Sometimes the parts just belong to a particular race

A few years ago my daughter was at a summer theater camp where they staged a production of “Once on this Island Jr.”

The show is set on an unnamed island (Haiti) in the Caribbean (seriously, it’s Haiti). The show is about the class divisions (in Haiti) and depicts a contest among the gods (all named after and patterned on the loa) that plays out as a love story between a peasant girl and the son of a boujwa family.

Seriously, the show couldn’t be more obviously about Haiti if it tried. The social structure is Haitian,the names are all Haitian, and the snippets of language sprinkled through the show are Kreyol. The original Broadway cast even used Haitian accents. These are parts that are all black, except for the boujwa young man, who probably is mulatto, what we in America would call biracial.

Almost everyone at the camp was white. A few kids were Hispanic. One or two were biracial.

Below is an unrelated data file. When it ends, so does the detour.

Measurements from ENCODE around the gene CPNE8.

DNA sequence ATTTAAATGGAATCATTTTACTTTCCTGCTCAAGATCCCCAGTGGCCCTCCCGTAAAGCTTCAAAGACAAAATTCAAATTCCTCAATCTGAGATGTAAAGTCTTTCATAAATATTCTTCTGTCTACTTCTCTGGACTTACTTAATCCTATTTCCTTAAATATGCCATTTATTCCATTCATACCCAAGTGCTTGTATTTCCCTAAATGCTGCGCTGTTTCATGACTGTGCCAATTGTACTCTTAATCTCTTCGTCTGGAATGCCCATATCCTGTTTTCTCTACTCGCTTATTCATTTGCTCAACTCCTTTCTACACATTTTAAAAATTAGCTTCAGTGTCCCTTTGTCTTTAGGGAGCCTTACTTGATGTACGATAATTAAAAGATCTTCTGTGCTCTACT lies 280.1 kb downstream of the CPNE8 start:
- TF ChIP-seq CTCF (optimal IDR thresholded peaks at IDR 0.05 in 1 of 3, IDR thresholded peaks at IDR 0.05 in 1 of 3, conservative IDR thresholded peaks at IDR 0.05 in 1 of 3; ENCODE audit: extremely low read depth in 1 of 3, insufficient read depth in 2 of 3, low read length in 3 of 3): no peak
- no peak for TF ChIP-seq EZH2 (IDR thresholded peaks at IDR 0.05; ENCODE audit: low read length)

White kids playing Haitians. White kids playing the loa.

I didn’t say anything at the time, or at least not too much, but this really bothered me. Being black is essential to the nature of these parts and the country where it’s set. This felt like an act of erasure, of whitewashing. Not intentional, just thoughtless, insensitive, careless and dumb. No excuse.

I love to shake up the casting in shows with an eye toward racial inclusivity, but I feel like if you’re going to do “Once on this Island,” you’d better have either a solidly black cast, or a backup show planned.

Anything else is just rude.

 

Copyright © 2018 by David Learn. Used with permission.

 

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About maradanto

La Maradanto komencis sian dumvivan ŝaton de vojaĝado kun la hordoj da Gengiso Kano, vojaĝante sur Azio. En la postaj jaroj, li vojaĝis per la Hindenbergo, la Titaniko, kaj Interŝtata Ĉefvojo 78 en orienta Pensilvanio.
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